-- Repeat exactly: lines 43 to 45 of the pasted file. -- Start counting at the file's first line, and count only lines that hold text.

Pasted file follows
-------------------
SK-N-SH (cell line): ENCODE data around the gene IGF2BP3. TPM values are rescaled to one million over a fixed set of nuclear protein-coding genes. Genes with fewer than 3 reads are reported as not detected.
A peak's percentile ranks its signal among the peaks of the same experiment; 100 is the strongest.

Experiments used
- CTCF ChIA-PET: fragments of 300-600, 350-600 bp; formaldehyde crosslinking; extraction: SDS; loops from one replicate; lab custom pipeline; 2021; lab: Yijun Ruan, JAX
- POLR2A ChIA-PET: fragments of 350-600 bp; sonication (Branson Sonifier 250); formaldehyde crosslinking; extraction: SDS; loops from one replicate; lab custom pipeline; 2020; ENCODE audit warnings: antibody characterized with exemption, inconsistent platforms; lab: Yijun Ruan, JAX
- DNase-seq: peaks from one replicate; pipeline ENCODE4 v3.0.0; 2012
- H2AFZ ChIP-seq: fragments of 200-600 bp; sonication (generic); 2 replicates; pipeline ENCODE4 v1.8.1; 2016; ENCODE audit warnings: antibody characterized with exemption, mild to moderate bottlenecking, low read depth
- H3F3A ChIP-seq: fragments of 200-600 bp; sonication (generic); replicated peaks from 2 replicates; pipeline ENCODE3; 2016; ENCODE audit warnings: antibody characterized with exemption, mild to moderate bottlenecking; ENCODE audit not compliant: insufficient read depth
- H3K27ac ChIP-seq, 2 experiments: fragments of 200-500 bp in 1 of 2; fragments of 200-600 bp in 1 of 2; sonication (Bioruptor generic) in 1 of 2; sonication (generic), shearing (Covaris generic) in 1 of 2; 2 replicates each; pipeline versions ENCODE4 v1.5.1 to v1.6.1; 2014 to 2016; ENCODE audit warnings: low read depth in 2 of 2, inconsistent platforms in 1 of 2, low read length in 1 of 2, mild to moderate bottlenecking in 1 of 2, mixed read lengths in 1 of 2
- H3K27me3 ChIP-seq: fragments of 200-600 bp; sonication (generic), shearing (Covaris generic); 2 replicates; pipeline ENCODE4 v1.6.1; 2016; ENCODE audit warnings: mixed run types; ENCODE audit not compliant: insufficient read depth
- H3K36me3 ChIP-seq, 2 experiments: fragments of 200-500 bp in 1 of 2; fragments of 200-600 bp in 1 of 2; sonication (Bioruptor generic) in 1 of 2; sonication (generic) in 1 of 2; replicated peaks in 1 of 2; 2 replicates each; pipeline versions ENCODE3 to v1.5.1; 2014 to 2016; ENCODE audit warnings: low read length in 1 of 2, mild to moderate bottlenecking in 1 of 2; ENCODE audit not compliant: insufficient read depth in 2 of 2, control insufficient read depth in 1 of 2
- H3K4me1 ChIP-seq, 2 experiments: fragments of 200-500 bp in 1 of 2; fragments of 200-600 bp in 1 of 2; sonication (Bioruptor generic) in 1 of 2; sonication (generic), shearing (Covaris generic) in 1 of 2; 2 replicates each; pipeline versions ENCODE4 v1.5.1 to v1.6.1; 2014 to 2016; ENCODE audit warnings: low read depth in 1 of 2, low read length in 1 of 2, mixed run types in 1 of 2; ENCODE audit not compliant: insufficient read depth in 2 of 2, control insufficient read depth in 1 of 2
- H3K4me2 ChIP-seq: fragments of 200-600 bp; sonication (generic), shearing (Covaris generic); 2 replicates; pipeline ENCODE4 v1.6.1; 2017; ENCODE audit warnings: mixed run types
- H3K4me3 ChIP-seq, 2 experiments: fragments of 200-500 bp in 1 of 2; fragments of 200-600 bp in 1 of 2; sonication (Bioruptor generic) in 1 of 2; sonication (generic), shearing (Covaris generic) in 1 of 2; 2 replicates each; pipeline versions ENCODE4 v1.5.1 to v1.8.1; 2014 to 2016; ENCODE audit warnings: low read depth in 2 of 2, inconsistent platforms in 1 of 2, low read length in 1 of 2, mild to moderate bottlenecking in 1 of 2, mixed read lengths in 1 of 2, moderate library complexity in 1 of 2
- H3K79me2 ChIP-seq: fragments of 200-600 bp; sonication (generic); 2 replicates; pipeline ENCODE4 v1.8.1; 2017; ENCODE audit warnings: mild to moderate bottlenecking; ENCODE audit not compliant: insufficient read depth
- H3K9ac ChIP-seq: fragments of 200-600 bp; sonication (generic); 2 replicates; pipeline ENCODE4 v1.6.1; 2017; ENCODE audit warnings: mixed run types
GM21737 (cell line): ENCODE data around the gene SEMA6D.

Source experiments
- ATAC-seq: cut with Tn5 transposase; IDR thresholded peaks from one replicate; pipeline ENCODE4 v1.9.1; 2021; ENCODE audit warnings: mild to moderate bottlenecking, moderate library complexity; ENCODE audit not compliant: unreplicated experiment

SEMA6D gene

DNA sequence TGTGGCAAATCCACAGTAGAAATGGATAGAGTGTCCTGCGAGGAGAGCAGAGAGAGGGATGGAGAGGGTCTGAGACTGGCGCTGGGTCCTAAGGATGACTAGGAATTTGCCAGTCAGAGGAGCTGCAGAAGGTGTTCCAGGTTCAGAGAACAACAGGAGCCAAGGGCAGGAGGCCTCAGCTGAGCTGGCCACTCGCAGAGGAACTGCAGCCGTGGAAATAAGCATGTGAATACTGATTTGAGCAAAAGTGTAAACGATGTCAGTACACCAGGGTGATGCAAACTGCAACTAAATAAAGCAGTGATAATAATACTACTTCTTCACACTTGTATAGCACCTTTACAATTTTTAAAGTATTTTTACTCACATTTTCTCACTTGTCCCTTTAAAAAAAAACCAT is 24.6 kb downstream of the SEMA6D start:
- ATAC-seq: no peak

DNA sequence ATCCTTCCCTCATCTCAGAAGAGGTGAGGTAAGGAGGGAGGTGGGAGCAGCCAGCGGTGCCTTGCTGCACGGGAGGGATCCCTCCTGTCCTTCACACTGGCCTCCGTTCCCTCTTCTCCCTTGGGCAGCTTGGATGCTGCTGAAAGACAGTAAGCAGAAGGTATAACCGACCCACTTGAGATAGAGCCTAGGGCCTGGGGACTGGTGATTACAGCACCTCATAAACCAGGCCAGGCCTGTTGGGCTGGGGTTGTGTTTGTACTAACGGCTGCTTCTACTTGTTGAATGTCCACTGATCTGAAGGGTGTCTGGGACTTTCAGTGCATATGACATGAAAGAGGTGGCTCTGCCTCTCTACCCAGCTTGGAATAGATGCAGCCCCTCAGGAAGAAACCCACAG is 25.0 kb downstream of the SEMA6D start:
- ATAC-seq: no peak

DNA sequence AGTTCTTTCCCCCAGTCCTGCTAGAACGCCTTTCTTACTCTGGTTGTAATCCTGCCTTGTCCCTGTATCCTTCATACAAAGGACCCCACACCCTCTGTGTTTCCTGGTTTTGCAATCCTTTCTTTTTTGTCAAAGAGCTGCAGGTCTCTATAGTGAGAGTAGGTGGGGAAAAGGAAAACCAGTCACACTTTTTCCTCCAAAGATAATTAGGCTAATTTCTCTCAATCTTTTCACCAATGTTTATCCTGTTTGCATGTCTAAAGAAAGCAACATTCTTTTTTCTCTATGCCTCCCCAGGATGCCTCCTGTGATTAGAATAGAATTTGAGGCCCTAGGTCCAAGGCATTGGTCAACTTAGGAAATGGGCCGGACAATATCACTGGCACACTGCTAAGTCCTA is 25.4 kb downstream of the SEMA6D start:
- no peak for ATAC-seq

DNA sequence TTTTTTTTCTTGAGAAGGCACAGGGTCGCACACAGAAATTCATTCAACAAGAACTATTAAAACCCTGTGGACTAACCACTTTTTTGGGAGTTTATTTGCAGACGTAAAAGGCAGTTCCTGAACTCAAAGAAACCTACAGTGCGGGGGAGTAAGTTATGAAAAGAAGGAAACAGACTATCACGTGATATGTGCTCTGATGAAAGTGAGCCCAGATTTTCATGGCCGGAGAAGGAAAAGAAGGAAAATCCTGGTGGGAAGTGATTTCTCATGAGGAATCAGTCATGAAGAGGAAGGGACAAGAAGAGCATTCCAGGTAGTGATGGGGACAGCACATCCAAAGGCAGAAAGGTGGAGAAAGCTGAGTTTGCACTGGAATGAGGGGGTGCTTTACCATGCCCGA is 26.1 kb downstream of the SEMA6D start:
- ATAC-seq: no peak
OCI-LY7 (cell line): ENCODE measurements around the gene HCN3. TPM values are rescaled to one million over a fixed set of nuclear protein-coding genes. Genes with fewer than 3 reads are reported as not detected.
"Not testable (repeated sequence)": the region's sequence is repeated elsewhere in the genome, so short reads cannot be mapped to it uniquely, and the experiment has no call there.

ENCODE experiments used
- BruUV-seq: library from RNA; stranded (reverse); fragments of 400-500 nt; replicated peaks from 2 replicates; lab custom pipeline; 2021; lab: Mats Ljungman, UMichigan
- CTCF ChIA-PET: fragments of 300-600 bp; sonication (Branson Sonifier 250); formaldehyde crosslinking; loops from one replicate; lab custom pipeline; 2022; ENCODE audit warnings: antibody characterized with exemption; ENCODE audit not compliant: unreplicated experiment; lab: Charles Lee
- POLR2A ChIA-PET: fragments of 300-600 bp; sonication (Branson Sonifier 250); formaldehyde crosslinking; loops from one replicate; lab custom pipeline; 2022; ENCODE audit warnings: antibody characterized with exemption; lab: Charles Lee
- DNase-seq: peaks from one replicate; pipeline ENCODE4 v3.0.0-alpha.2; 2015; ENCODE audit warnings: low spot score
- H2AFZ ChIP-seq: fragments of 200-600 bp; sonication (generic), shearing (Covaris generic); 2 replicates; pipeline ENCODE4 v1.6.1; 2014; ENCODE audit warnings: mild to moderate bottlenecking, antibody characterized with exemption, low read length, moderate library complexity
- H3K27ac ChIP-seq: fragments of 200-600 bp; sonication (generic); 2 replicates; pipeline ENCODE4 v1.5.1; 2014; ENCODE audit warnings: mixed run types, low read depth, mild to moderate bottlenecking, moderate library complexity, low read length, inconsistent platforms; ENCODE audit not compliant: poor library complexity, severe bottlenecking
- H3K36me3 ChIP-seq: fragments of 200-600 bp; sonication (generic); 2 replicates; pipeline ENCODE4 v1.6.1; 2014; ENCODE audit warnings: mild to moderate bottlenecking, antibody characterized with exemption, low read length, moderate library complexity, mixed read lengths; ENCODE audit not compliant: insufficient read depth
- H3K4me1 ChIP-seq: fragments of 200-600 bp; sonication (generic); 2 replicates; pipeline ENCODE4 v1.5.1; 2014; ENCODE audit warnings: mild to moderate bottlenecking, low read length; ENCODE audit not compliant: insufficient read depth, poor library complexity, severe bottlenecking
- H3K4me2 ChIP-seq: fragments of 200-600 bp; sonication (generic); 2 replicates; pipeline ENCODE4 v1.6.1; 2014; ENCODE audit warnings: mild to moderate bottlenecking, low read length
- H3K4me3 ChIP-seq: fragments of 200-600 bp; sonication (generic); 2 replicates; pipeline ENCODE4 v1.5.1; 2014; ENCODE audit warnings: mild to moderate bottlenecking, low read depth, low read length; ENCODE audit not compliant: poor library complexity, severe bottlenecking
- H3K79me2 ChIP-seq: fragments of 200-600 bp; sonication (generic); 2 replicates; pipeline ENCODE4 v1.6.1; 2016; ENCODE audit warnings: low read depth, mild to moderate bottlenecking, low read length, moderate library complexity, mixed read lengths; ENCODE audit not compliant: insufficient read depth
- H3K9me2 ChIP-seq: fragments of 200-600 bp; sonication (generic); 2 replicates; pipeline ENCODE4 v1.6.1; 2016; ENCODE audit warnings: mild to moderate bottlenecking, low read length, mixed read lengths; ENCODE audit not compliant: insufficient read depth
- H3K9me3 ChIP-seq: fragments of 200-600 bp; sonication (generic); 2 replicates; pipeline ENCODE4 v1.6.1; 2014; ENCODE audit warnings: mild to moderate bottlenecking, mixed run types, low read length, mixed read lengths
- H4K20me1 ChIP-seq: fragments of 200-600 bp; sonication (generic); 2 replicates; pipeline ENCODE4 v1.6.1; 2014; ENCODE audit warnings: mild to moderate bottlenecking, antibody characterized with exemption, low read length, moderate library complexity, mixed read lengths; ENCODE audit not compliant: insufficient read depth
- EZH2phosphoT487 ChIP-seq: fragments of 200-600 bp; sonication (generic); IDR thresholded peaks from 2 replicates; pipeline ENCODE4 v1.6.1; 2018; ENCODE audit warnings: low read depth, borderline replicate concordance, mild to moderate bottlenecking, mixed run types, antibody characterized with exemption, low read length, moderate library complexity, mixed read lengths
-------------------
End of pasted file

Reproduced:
- H3K9me2 ChIP-seq: fragments of 200-600 bp; sonication (generic); 2 replicates; pipeline ENCODE4 v1.6.1; 2016; ENCODE audit warnings: mild to moderate bottlenecking, low read length, mixed read lengths; ENCODE audit not compliant: insufficient read depth
- H3K9me3 ChIP-seq: fragments of 200-600 bp; sonication (generic); 2 replicates; pipeline ENCODE4 v1.6.1; 2014; ENCODE audit warnings: mild to moderate bottlenecking, mixed run types, low read length, mixed read lengths
- H4K20me1 ChIP-seq: fragments of 200-600 bp; sonication (generic); 2 replicates; pipeline ENCODE4 v1.6.1; 2014; ENCODE audit warnings: mild to moderate bottlenecking, antibody characterized with exemption, low read length, moderate library complexity, mixed read lengths; ENCODE audit not compliant: insufficient read depth